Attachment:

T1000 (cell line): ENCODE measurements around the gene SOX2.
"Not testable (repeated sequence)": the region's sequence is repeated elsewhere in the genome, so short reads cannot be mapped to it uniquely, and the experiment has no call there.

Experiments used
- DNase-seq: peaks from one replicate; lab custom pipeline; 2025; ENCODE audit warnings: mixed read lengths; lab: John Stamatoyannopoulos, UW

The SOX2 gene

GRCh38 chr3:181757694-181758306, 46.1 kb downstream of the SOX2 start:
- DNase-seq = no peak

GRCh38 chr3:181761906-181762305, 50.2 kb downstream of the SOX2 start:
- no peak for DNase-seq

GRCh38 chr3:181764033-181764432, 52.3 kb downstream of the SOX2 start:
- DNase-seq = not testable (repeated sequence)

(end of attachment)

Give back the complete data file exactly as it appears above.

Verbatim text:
T1000 (cell line): ENCODE measurements around the gene SOX2.
"Not testable (repeated sequence)": the region's sequence is repeated elsewhere in the genome, so short reads cannot be mapped to it uniquely, and the experiment has no call there.

Experiments used
- DNase-seq: peaks from one replicate; lab custom pipeline; 2025; ENCODE audit warnings: mixed read lengths; lab: John Stamatoyannopoulos, UW

The SOX2 gene

GRCh38 chr3:181757694-181758306, 46.1 kb downstream of the SOX2 start:
- DNase-seq = no peak

GRCh38 chr3:181761906-181762305, 50.2 kb downstream of the SOX2 start:
- no peak for DNase-seq

GRCh38 chr3:181764033-181764432, 52.3 kb downstream of the SOX2 start:
- DNase-seq = not testable (repeated sequence)